The International Monetary Fund (IMF) works to foster global growth and economic stability. It provides policy advice and financing to members in economic difficulties and also works with developing nations to help them achieve macroeconomic stability and reduce poverty. The IMF has 188 member countries. It is a specialized agency of the United Nations but has its own charter, governing structure, and finances. Its members are represented through a quota system broadly based on their relative size in the global economy.
The work of the IMF is of three main types. Surveillance involves the monitoring of economic and financial developments, and the provision of policy advice, aimed especially at crisis-prevention. The IMF also lends to countries with balance of payments difficulties, to provide temporary financing and to support policies aimed at correcting the underlying problems; loans to low-income countries are also aimed especially at poverty reduction. Third, the IMF provides countries with technical assistance and training in its areas of expertise. Supporting all three of these activities is IMF work in economic research and statistics.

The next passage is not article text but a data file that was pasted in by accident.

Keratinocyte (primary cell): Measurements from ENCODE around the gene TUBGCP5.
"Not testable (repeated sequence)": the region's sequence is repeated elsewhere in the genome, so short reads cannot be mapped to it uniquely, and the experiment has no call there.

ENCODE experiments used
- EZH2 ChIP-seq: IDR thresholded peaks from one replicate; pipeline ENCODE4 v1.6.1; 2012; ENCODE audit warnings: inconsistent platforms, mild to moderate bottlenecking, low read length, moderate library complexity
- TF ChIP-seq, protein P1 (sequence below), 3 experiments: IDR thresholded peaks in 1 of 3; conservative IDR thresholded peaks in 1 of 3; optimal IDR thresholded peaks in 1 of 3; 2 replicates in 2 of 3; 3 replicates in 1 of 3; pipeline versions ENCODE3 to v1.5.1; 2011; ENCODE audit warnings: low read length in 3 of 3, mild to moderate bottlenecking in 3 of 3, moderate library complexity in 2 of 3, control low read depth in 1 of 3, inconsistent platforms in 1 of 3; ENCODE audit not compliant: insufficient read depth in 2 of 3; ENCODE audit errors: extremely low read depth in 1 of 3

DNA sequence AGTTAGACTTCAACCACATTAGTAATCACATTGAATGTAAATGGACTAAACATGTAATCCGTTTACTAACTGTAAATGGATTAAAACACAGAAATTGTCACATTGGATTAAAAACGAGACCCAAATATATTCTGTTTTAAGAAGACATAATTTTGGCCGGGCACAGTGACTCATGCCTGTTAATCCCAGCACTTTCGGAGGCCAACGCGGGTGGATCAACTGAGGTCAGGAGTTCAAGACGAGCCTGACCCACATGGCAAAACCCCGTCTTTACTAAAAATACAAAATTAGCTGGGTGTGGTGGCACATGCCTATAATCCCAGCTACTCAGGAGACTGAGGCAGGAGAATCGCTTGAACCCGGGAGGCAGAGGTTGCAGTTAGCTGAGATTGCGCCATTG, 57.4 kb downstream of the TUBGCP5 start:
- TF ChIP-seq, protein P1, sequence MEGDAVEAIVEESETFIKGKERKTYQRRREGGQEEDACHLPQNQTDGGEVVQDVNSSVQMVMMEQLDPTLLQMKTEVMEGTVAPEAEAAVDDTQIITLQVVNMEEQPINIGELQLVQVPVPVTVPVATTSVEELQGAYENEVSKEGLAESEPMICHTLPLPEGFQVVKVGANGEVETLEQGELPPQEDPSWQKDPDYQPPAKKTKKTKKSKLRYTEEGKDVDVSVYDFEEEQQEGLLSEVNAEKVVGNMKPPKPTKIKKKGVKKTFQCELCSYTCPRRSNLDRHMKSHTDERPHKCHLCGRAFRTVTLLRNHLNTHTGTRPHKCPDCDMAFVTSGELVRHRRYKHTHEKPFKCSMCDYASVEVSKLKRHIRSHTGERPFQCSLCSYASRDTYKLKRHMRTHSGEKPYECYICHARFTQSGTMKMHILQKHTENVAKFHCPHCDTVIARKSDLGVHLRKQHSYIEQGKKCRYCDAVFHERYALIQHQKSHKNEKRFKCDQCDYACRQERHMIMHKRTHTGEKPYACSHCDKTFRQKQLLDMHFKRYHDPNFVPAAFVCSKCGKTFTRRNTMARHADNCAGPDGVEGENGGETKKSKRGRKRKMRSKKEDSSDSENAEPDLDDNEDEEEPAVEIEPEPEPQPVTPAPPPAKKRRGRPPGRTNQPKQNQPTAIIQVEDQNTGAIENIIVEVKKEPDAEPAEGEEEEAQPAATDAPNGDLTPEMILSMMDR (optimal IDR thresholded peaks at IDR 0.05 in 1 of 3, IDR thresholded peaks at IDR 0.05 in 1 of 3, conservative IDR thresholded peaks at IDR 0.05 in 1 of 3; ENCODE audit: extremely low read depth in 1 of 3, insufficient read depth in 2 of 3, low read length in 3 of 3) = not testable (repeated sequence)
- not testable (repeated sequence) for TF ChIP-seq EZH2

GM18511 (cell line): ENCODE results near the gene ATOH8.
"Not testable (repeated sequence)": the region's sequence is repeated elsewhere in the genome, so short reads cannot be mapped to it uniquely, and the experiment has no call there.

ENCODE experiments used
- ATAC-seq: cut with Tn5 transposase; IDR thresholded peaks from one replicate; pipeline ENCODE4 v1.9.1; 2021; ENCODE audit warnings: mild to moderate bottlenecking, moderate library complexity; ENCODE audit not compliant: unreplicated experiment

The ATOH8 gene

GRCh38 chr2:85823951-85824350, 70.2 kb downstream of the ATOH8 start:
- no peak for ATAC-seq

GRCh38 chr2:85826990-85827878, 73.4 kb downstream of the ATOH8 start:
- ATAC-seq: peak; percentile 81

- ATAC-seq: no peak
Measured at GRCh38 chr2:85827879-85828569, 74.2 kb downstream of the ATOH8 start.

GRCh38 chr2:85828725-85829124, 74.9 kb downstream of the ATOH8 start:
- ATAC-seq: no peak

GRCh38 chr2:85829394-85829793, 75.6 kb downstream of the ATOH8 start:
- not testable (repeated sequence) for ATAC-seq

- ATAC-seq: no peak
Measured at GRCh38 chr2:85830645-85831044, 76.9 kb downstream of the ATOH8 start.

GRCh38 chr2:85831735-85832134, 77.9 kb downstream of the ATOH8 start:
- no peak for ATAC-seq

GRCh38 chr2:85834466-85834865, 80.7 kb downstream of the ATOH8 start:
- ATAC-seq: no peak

Currently, through the Extended Credit Facility (ECF) project the IMF provides financial assistance to countries with protracted balance of payments problems. The ECF was created under the newly established Poverty Reduction and Growth Trust (PRGT) as part of a broader reform to make the Fund's financial support more flexible and better tailored to the diverse needs of LICs, including in times of crisis. The ECF succeeds the Poverty Reduction and Growth Facility (PROF) as the Fund's main tool for providing medium-term support to LICs, with higher levels of access, more concessional financing terms, more flexible program design features, as well as streamlined and more focused conditionality.